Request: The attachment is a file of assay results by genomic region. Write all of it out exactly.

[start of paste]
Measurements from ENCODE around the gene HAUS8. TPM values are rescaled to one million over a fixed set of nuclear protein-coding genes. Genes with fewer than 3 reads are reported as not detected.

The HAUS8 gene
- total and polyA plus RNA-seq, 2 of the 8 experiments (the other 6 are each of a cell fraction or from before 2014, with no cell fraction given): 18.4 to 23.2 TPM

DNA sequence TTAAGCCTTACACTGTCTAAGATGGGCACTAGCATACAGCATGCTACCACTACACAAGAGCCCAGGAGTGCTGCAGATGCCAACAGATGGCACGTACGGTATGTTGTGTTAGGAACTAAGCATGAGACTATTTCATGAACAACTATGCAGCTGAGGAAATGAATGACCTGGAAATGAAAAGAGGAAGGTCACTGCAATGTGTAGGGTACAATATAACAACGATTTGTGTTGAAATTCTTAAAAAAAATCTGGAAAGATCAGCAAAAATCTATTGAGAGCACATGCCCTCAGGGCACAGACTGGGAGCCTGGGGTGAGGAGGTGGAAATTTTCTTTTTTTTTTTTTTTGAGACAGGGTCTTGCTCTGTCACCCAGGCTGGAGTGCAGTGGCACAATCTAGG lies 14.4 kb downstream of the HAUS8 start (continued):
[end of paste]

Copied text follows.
Measurements from ENCODE around the gene HAUS8. TPM values are rescaled to one million over a fixed set of nuclear protein-coding genes. Genes with fewer than 3 reads are reported as not detected.

The HAUS8 gene
- total and polyA plus RNA-seq, 2 of the 8 experiments (the other 6 are each of a cell fraction or from before 2014, with no cell fraction given): 18.4 to 23.2 TPM

DNA sequence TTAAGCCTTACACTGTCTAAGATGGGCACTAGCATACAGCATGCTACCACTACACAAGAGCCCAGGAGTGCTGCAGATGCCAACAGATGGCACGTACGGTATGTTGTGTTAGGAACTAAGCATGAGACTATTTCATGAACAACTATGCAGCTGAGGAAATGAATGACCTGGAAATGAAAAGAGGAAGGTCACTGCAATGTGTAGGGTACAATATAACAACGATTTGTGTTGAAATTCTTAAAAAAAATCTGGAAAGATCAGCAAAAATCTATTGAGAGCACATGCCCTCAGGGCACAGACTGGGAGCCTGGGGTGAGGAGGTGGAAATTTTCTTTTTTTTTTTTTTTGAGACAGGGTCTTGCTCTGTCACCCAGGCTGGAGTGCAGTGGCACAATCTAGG lies 14.4 kb downstream of the HAUS8 start (continued):